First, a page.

Quick time events come in the form of quick button presses, holding down buttons, tapping of buttons, flicking the analogue stick in a certain direction, moving the analogue stick slowly in a given path, and slamming or shaking the entire PS3 pad making use of the sixaxis. Given the long list of possible quick time actions, you will fail to hit one in time or panic and hit a different button altogether, and when this happens, fully dependant on how often and at which precise moment, it could mean anything from a slip, a cut, a bullet wound, a broken bone or even your death. Anything outside of death will have an effect on your character, so keeping them at their best is in the better interest of finishing the story as you would want, and ultimately solving the crimes of The Origami Killer. In order to trigger these quick time events you will be mostly moving around environments yourself using a Resident Evil style of R2 to walk. Unfortunately also like Resident Evil the camera will often flip around to provide a cinematic viewpoint, which often results in walking in the wrong direction; no doubt the main criticism of the game.
The game’s story is all about normal people who have landed in extraordinary situations, with scenes that flow from one to the other between characters and back again. The story is best summarised as an intense noir thriller that surrounds a serial killer, with each character developing a reason for wanting to track the killer down. It’s impossible to express some of the fantastic scenes without providing countless spoilers, but just imagine a game in which you finish the story and are still hesitant to talk to others about what you and they experienced, as the differences could be huge. A game where emotion is actually taken into consideration, of the sense that will not have you angry at failing like most games, but sorrow, regret and even sadness. Games like Fable and Mass Effect, which promise choice and game change depending on your choices, are put to shame as Heavy Rain actually delivered on this pledge. Each time a large choice is given to you, you will likely struggle to hold to your initial decisions and afterwards wonder what would have happened ‘if only’.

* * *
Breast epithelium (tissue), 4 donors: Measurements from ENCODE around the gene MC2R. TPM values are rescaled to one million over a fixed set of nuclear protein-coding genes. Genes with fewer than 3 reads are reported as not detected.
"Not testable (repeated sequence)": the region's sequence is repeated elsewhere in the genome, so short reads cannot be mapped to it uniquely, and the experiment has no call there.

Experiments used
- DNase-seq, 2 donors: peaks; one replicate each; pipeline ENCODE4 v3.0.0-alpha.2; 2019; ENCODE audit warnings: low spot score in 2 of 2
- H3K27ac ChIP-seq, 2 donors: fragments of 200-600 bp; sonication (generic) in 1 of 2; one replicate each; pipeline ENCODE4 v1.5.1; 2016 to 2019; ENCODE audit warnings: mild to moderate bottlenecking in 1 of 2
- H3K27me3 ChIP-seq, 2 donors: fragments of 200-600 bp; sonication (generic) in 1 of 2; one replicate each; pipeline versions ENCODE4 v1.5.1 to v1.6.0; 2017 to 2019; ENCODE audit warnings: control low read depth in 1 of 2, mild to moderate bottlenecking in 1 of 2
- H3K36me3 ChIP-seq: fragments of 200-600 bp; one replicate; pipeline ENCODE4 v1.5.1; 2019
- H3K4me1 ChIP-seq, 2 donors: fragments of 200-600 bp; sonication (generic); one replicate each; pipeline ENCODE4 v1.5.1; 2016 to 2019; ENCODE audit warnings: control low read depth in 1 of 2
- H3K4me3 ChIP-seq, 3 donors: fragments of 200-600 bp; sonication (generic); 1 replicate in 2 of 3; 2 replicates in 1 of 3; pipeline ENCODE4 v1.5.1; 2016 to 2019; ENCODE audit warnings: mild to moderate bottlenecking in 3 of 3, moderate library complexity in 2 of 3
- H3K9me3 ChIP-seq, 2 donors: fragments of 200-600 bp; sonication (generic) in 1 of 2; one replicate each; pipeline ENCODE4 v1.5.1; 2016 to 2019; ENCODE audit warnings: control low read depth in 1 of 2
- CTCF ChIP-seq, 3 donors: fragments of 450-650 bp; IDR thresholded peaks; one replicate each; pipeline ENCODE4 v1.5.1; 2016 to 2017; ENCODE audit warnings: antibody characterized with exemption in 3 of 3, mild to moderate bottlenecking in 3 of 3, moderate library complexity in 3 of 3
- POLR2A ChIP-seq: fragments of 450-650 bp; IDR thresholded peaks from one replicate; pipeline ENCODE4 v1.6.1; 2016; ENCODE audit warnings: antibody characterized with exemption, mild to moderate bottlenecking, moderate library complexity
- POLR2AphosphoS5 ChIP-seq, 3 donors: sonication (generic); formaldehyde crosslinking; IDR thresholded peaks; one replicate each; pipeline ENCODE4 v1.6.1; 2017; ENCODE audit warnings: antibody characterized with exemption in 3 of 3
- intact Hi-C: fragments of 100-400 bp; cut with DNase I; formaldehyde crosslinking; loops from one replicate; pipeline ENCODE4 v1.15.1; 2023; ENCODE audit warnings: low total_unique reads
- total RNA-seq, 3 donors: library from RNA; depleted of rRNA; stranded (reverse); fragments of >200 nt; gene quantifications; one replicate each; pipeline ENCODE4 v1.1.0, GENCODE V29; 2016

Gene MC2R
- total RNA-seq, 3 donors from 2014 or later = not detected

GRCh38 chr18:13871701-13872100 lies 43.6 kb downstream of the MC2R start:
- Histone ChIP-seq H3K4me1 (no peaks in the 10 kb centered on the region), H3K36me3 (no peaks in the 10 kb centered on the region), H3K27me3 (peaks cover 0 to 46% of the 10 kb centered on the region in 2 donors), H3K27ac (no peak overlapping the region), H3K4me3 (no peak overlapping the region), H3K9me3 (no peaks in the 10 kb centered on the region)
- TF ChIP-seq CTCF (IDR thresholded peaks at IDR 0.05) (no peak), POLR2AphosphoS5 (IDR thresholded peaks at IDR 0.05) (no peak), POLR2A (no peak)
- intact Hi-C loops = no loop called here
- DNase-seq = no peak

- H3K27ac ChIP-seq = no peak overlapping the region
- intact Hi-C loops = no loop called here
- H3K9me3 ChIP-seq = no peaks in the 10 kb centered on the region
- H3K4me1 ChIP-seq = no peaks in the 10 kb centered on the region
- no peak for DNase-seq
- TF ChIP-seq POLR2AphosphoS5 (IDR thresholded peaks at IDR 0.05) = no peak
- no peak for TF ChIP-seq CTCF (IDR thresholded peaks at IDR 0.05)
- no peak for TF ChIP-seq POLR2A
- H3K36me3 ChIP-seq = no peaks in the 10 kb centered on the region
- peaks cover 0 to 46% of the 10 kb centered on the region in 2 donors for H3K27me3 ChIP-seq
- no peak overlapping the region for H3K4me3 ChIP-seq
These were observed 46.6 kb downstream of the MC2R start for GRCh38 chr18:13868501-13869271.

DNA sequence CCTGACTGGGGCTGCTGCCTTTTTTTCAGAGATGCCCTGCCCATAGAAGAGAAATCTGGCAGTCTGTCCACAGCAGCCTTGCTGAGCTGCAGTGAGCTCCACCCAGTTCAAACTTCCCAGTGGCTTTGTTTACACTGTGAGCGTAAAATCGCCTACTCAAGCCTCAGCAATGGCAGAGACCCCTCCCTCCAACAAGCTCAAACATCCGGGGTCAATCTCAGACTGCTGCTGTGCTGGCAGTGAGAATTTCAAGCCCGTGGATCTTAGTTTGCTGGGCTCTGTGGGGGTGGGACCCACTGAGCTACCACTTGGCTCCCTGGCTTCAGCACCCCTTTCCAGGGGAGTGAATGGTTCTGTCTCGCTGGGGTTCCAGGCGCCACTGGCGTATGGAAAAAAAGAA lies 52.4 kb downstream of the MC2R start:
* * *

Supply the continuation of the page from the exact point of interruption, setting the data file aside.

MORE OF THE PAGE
Throughout my countless hours with the game (8-12 hours for a single playthrough) there were many times I was blown away with the fantastic graphical scenes, amazing facial and body animations and great voice acting. This often has the effect of making the game feel more like a film than anything else, or even more of a compliment to a modern day Shenmue. The game wasn’t without fault though as certain scenes (typically those in daylight) made apparent a few of the games graphical inadequacies and many of the game’s characters voice acting was not nearly as high quality as the staring cast. These small issues aside though, the game is beautiful and the technical achievements in bringing characters to life is one of which I hope the game will be remembered for and replicated in future games for years to come. You get the sense that developers Quantic Dream have put their heart and soul into the game’s creation, and it shows.
Heavy Rain is the Marmite of gaming, and one of which I hope gains enough respect for the developers to continue working their magic. I would typically recommend any fan of the adventure genre to make sure to pick up the game, but in all honesty I wish everyone to do so. For every person that hates this breath of fresh air for gaming, a dozen will love it. For me, Heavy Rain has been the highlight of the last ten years and a ground-breaking event in video games that I am glad to have experienced; a masterpiece of gaming.